According to media reports, the Estonian police have
detained a 24-year-old man suspected of stealing money from
hundreds of internet bank accounts from several European countries
by using a phishing Trojan horse.
The man, who has not been named, lives in Tallinn and is alleged
to have sent a Trojan horse which could steal banking usernames and
passwords from computer users to thousands of internet users. The
suspect has been detained following a year-long investigation by
computer crime authorities across Europe into what police believe
could be the theft of millions of euros from accounts in Britain,
Estonia, Germany, Latvia, Lithuania and Spain.
According to Aivar Pau, a spokesman for Estonia's central
criminal police, it was the biggest case of online bank theft in
Estonian history. If the man is charged and found guilty he could
face up to five years in prison.
It is claimed that the suspect spread the Trojan horse by
emailing thousands of messages that promised job offers. The offers
pretended to come from legitimate organisations, such as government
institutions, banks and investment firms, but actually contained a
link to a webpage that infected computers with the Trojan
"The last 12 months have seen a dramatic rise in the number of
new viruses, worms and Trojan horses designed to steal the
keystrokes of innocent computer users. Sophos's labs analyse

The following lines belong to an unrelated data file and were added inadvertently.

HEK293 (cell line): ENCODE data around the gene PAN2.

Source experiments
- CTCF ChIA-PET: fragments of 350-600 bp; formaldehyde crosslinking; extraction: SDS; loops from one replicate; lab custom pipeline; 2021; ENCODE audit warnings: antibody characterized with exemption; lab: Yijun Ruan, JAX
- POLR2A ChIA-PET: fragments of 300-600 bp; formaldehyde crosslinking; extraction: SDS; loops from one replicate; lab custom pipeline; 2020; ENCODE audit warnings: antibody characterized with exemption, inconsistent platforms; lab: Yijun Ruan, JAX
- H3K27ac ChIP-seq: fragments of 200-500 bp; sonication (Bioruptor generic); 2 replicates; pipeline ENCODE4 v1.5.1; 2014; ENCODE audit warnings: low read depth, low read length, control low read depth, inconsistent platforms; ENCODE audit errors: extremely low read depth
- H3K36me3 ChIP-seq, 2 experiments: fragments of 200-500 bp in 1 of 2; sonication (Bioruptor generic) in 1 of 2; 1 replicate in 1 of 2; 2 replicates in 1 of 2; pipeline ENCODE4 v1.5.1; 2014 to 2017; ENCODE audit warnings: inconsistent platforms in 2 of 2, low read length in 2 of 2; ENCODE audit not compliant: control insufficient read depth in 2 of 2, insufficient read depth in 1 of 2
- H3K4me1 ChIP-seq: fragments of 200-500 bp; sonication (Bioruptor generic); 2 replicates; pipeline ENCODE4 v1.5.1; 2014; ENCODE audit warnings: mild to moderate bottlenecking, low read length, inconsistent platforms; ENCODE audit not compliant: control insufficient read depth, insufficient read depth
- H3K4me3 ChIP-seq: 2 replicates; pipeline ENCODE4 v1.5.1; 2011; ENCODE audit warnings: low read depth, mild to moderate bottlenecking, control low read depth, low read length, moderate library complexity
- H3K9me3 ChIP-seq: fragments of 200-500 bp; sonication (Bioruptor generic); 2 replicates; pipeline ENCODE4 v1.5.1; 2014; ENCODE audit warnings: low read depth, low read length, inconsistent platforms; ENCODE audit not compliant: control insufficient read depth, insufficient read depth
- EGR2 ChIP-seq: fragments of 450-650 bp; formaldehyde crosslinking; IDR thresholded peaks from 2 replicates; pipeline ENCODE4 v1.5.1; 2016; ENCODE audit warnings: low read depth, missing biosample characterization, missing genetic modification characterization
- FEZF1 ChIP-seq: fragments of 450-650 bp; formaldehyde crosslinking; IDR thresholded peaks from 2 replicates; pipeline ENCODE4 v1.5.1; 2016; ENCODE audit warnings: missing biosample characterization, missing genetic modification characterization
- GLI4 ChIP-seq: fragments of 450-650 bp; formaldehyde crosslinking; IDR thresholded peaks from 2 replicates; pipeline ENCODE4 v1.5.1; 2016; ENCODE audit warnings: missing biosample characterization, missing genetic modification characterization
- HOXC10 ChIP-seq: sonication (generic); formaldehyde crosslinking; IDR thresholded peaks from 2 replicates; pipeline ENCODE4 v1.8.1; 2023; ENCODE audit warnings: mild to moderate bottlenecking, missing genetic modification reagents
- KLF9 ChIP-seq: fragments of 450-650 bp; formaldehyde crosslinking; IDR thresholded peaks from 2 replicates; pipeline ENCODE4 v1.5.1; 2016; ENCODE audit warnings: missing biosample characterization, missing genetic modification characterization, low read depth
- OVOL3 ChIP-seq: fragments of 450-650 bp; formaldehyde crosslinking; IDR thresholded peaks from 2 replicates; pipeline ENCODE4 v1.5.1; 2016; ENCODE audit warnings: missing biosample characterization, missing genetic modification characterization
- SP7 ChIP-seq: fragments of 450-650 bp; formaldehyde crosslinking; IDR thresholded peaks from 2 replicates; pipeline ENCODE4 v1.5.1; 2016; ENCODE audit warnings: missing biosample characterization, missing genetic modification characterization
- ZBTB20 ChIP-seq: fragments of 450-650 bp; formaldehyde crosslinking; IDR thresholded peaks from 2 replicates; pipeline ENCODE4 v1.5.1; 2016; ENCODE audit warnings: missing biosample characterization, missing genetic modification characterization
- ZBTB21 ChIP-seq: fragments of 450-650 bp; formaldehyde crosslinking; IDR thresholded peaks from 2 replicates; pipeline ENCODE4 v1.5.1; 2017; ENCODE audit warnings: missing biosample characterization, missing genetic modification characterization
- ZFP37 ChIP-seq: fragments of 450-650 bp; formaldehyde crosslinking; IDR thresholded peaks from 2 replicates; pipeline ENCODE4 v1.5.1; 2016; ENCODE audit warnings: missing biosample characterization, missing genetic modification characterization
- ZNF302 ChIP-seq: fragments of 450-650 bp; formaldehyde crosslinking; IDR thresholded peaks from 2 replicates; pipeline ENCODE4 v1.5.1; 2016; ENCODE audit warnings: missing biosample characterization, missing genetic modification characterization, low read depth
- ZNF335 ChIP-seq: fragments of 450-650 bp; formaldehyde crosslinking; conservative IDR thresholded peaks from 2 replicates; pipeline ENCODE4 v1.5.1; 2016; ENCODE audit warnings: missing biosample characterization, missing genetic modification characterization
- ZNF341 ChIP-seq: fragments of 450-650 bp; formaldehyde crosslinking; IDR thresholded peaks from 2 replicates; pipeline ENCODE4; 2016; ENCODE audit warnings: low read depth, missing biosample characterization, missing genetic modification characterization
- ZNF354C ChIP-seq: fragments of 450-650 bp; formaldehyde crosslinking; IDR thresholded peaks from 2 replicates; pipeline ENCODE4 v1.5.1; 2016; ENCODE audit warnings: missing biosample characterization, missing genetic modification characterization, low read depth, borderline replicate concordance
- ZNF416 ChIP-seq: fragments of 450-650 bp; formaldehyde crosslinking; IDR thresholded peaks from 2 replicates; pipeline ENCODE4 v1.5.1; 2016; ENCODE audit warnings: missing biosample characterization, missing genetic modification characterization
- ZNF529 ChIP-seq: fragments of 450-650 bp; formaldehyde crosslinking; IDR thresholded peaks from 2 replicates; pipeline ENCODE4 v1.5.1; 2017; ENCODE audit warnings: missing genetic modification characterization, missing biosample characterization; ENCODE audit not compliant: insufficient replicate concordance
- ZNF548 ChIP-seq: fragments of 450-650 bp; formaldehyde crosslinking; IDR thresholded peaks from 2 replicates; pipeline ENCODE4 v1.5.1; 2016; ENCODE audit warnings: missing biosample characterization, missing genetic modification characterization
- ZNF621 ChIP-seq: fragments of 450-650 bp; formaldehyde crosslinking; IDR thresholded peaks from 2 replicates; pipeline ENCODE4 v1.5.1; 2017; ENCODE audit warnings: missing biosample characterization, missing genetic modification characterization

approximately 15 new pieces of malware which include this sinister
payload every day, compared to 5 a day a year ago," said Graham Cluley, senior
technology consultant for Sophos. "The information stolen by this
kind of phishing attack can be equivalent to someone watching over
your shoulder as you type your password into the computer. Hacking
gangs are actively hunting for vulnerable computers in order to
steal information and empty bank accounts."
The British banking industry has published information about how
online bank customers can take steps to stay safe online at
www.banksafeonline.org.uk. The Australian Bankers
Association has also published information about how consumers and small
businesses can protect themselves against online fraud.
"Criminals are writing more malware than ever before, designed
to steal bank account information from innocent computer users,"
continued Cluley. "All internet users need to ensure their
computers are properly defended with the latest up-to-date
protection software, and make sure they are not putting themselves
Sophos recommends that companies protect their email with a
consolidated solution to thwart the virus
and spam threats as well as secure their desktop and servers with
automatically updated anti-virus protection. Additionally, computer
users should ensure they are defended by personal firewalls and the
latest Microsoft security patches.